Arnold Kling  

Budget Trends

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Steve ("the skeptical optimist") Conover writes


The two trend lines, receipts and outlays, confirm what I thought I had seen two months ago. Federal tax receipts are growing much faster than federal spending outlays: 15.2% versus 8.5%, respectively.

As a result, he sees a balanced budget by 2008.

I am not sure how he is drawing his trend lines, but I would not extrapolate from performance in a post-recession period. My guess is that the ratio of tax receipts to GDP was depressed during the recession of 2001-2002, and what we've seen in the most recent two years is bounceback from that.

Furthermore, I am more skeptical than optimistic about any trend in which spending and tax receipts are growing faster than GDP. I want to see GDP grow faster than government.


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CATEGORIES: Fiscal Policy



COMMENTS (9 to date)
Steve Conover writes:

Hi Arnold,

First of all, thanks for noticing my post. You wondered about how I calculated the trends; there are no secrets, so here's the method.

Most important step is to convert monthly receipts and monthly outlays into a time series of (rolling) 12-month totals. For example, R-12 receipts for October 2005 would be the sum of monthly receipts from Nov '04 thru Oct '05. That removes most, if not all, of the seasonality, and usually yields a smooth line, each point of which is an annual total. (I've been using this method in private sector forecasting for quite a while, and it works well.)

After that, it's just math. Two points determine a line, and one of those points is Oct '05; the other is up to you. I tried it two different ways: the point from 6 months prior, and the point from 12 months prior. Here were the results:

Annualized growth using 6-month trend line:
Receipts = 14.4%; Outlays = 6.9%.
Result: budget balances in 2007.

Annualized growth using 12-month trend line:
Receipts = 15.2% growth; Outlays = 8.5% growth.
Result: budget balances in 2008.

Let me know if you want the equations. (And, by the way, thanks for recommending Kurzweil's book, The Singularity is Near; it's a page-turner.)

spencer writes:

Rather then your methodology you might try reading the documents. The reason the receipts are rising is a one time boost from the end of special one time cuts in corporate taxes last year.

Timothy Tien writes:

I was just curious if the GDP is nominal or chain weighted (Real), as it would materially vary the spread between GDP growth and receipt growth.

Barkley Rosser writes:

Spencer is right. Furthermore, this is reinforced by looking at Conover's own post. There was no increase at all in tax receipts until Jan. 2004. This is a rather short time trend to be making anything much out of for any projections into the future.

Stefan Karlsson writes:

The increase in tax revenues relative to GDP recently is largely driven by 1) The asset price bubble 2) The tax increase that the expiration of the depreciation incentives constituted. Nneither of these is sustainable so I don't think we should expect the trend of higher tax reveneues relative to GDP to continue.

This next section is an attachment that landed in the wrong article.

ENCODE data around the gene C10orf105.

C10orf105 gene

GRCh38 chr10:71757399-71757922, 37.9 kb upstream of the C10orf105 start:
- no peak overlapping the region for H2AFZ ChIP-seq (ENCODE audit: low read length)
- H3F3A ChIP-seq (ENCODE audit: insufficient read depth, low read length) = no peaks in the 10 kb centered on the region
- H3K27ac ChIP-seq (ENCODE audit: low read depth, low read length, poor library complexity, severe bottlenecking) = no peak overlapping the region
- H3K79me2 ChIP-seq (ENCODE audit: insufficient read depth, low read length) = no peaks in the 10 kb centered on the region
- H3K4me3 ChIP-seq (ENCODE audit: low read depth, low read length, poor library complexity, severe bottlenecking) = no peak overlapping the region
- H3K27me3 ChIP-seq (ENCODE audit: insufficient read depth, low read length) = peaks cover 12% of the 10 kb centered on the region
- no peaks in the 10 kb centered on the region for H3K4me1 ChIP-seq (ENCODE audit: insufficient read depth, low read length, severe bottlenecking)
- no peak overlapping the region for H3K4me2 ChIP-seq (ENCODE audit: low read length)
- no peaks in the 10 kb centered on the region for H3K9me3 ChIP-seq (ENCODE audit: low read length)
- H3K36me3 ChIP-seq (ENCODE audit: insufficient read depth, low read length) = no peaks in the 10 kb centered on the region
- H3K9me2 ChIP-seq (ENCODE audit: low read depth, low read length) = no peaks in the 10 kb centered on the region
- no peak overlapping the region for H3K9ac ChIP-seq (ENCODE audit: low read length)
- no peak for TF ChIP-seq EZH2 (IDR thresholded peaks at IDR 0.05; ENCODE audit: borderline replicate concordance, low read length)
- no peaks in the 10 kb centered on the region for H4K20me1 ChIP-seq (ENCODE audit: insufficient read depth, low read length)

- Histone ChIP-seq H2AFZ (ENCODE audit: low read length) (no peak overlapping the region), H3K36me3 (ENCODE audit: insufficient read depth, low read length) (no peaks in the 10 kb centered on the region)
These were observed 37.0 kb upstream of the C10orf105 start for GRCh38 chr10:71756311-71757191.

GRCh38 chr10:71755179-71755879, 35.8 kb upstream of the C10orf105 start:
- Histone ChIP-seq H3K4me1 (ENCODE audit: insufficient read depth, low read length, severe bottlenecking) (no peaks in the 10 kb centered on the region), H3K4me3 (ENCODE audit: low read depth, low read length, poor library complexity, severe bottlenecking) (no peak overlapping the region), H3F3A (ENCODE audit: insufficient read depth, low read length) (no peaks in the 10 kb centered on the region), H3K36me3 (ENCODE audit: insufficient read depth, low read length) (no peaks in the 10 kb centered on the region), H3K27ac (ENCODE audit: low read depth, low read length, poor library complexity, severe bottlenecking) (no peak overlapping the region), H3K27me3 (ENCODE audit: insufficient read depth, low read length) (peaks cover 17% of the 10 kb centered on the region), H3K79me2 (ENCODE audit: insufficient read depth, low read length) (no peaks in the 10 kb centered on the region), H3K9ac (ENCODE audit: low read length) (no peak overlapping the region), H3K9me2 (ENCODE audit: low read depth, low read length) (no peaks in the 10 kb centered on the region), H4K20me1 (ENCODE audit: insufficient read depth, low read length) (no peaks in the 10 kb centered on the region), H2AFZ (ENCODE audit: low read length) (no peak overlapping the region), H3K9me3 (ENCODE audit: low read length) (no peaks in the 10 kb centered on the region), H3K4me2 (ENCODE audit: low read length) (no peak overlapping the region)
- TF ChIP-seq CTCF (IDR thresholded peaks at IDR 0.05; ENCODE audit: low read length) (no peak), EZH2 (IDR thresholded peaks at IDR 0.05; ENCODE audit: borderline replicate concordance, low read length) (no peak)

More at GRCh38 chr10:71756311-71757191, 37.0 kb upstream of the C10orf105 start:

On the other hand, because of Bush's drug benefit bill and similar items, spending is likely to continue to increase relative to GDP.

Christopher Clay writes:

Question. Why wouldn't the tax depreciation incentive have a more lasting effect? Wouldn't bonus depreciation lower your depreciation expense in following years? How does the asset price bubble effect tax reciepts (other then local property tax or am I missing something)? Is there any data out there on the effect of the asset bubble on taxes?

Or have I totally missed something? If that's the case don't waste your time with me.

spencer writes:

The way tax depreciation works is that it changes the share of depreciation expenses you can count in a given year against that years revenues in calculating profits.

If you have a $100 piece of equipment that you depreciate over 10 years you count $10 each year as an expense in calculating profits. So the tax change allows you to deduct $20 this year it reduces your profits and your tax obligation. the next year it has a double impact. One, the ammount of depreciation goes back to even less then $10 -- the total depreciation can only be $100 so if you take $20 in one year you have to take less then $10 in other years.

Second, the special provision leads to firms shifting investments they would have made next year back to this year. Consequently, investment in the next year or less then they would have been. So this has a doulbe impact on the ammount you have in depreciation to count as an expense.

Christopher writes:

Thanks for the answer. However, I think I understand how depreciation works. However, I was more curious as to whether or not it would have a more long term effect on revenue. As you say they are taking less depreciation (i.e. expense) for the remaining years and years being multiple. If the effect of depreciation stays for following years, why would it not be sustainable?

I do see the point about motivating people/business to buy their assets sooner rather then later. An asset is something that has future economic value though so theoretically one would hope that the assets would have a positive future economic benefit (how that relates to taxes is what I wouldn't know). Thanks for your answer I find this stuff so interesting although I feel way out of my league.

The ratio of revenues to GDP has been remarkably consistent since roughly the end of WWII. Between 17-19%.

Since we dropped below 17% for a couple of years, I'd expect to see it rise for a few more years.

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